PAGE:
“I’m a fairly solid 5.11 sport climber. I’ve redpointed some easy 5.11s and a couple of 5.11c routes. I love Ten Sleep’s crimps and pockets, and really want to climb Cocaine Rodeo (5.12a) next year. What do I do to make the leap?”
This goal is attainable for most 5.11 climbers who are willing to work for it. (If you’re a 5.10 climber looking to jump to 5.11, you can follow the same guidelines—just knock the difficulty down on your climbs and training.) Whether it’s strength or endurance or technique holding you back, the following plan provides guidelines to help you achieve your goal by June of next year. Because this plan goes through the winter, gym training comprises most of the climbing you’ll be doing, but it can be adapted to any time of the year. Your mental game could also be holding you back, so make a concerted effort to master those areas (shaky confidence, fear of falling, lack of focus, etc.).
Although this guide is tailored to Ten Sleep, similar training principles can be applied to any area or climb, though the areas of technical focus likely will be different.
Establish a weekly training schedule and stick to it.
Climb 2 to 4 days/week; never more than 2 days in a row.
Warm up with light aerobic exercise, dynamic stretching, and easy climbing.
Take at least 1 day of total rest each week.
Focus on holds, angles, and moves encountered in Ten Sleep; use your route’s beta to guide training route setting.
Spend 1 or 2 first-days-on (your first day climbing after a rest) bouldering each week.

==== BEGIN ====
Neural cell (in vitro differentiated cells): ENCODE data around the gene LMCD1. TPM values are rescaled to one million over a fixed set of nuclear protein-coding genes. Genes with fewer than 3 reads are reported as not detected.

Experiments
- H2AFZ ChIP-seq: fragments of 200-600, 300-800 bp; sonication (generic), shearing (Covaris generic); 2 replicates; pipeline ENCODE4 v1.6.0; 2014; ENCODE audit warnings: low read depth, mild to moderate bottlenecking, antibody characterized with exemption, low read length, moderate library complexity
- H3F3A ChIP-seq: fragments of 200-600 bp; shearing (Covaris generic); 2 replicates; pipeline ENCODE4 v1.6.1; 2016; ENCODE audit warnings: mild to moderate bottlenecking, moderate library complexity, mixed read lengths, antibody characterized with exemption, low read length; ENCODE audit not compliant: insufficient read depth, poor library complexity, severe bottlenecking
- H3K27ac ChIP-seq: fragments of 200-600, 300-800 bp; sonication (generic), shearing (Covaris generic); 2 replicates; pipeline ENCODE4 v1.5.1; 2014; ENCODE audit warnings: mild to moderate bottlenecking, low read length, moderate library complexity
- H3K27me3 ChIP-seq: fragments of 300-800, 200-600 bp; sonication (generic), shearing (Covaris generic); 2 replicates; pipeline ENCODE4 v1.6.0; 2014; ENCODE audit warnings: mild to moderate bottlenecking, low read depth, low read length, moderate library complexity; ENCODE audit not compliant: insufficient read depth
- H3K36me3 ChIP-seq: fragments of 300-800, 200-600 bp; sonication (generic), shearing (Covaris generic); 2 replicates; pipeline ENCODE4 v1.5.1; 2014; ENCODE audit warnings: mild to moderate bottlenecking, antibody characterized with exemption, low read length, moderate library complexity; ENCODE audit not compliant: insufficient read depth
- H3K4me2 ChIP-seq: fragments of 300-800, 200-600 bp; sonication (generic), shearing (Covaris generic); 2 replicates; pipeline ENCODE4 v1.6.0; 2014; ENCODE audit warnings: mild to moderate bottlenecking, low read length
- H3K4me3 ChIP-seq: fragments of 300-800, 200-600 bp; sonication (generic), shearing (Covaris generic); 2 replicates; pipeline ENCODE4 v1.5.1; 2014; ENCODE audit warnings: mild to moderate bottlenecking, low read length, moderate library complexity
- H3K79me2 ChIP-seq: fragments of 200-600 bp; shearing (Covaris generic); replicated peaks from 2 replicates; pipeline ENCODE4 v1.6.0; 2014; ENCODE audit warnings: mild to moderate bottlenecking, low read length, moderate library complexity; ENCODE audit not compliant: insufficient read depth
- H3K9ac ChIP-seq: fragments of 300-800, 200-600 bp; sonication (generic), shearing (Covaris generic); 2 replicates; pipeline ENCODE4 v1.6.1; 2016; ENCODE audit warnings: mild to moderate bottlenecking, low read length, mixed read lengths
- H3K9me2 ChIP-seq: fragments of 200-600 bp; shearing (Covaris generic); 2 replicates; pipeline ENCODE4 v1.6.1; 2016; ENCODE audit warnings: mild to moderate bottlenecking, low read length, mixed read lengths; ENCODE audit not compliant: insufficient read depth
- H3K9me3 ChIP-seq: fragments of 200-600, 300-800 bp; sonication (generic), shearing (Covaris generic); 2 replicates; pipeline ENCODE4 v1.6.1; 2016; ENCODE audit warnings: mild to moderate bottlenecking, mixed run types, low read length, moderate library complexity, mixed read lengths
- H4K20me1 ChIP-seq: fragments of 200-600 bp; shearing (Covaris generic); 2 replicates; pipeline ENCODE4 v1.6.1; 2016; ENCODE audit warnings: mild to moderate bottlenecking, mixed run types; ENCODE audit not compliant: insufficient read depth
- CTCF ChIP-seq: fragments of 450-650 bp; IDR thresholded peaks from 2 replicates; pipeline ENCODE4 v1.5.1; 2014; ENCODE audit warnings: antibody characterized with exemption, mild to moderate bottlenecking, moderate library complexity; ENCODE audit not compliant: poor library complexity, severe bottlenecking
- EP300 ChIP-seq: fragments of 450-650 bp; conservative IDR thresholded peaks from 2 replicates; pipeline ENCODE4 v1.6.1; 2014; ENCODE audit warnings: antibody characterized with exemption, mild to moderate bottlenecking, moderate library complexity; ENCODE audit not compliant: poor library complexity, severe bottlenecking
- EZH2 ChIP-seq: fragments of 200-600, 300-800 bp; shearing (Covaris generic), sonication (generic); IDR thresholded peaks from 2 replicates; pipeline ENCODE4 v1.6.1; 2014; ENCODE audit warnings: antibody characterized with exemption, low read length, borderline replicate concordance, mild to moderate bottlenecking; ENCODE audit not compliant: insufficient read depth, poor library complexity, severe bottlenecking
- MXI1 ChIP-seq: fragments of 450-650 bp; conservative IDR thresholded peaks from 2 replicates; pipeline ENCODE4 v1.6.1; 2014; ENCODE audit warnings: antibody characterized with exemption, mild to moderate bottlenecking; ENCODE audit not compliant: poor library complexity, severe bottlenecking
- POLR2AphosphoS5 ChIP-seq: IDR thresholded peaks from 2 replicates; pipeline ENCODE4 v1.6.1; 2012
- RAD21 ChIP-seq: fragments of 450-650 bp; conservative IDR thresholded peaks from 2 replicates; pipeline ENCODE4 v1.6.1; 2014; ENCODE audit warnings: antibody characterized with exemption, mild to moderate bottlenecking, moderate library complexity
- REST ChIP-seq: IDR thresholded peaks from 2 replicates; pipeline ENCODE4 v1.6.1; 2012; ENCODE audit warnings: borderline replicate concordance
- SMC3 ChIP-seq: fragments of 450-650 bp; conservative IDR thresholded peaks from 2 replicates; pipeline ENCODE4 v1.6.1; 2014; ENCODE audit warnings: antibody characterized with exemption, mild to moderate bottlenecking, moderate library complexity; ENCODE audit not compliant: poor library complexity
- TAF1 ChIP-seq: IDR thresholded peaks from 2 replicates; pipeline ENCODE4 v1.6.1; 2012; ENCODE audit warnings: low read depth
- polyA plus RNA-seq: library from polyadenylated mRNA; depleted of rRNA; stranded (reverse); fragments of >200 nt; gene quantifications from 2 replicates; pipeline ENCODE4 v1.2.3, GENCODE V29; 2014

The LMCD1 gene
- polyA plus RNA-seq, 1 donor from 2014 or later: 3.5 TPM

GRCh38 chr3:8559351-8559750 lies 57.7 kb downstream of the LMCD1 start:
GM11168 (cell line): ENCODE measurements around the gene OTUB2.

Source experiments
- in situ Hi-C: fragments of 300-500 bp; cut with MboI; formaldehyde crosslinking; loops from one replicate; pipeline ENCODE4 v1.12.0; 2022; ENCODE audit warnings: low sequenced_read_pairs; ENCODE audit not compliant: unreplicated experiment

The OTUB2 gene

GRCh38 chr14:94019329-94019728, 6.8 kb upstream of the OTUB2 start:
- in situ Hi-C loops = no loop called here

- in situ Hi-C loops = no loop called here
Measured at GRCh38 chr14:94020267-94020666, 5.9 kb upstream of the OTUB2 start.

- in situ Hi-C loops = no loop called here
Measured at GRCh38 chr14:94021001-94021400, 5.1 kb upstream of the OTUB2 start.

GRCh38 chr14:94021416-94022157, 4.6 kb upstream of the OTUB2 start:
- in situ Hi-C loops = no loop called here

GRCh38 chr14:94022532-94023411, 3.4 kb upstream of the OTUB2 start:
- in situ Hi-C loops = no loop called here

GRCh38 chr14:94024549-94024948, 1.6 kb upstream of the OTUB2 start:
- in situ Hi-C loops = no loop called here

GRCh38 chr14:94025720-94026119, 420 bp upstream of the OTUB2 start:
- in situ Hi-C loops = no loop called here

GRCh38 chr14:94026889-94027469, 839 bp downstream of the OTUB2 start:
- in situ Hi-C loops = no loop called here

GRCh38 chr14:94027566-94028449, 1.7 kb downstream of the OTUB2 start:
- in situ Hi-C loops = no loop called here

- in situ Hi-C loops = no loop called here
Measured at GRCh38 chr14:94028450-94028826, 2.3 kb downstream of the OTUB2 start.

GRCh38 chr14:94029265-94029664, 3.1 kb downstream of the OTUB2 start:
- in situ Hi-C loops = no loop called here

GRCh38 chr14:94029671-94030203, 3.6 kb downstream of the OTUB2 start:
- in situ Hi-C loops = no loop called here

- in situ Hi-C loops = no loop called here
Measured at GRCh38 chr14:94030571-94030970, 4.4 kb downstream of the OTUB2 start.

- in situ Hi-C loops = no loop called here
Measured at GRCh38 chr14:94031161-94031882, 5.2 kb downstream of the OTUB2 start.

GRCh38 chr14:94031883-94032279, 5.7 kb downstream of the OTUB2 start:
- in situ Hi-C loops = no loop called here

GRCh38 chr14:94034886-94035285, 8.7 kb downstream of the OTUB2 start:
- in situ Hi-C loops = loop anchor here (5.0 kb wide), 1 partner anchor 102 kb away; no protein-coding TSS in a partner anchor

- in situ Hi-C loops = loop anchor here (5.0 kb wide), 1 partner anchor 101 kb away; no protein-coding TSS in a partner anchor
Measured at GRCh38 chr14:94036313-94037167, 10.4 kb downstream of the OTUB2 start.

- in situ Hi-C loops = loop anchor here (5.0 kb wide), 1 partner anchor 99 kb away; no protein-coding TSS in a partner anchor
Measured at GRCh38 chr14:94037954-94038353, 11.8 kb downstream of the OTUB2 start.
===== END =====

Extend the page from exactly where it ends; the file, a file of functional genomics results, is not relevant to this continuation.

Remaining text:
Incorporate 4×4 power-endurance training 1x/week. Climb 4 12- to 20-move boulder problems 4 times each, with 1 to 5 minutes of rest between each problem.
Incorporate high-intensity endurance training 1x to 2x/ week. Climb 3 to 7 routes with 20 to 25 pumpy moves to a resting hold. Shake out and recover, then climb for another 15 to 20 moves.
Weight train 2x/week right after climbing or the day after; don’t climb to exhaustion and then weight train.
Rest 2 days between each weight session.
Day 1: Pull-ups/lat pull-downs; tricep push-downs/dips; rows; wrist curls; reverse wrist curls.
Day 2: Deadlifts; squats; bench presses/push-ups; military presses; captain’s chair leg lifts.
Rest 3 minutes between sets of same exercise.
Do weighted finger curls 1x to 2x/week. See “Efficient Finger Training” sidebar.
The last week of each month, do 1 set (lighter reps) of each exercise, and take extra rest days.
Climb: Even mix of bouldering and endurance days.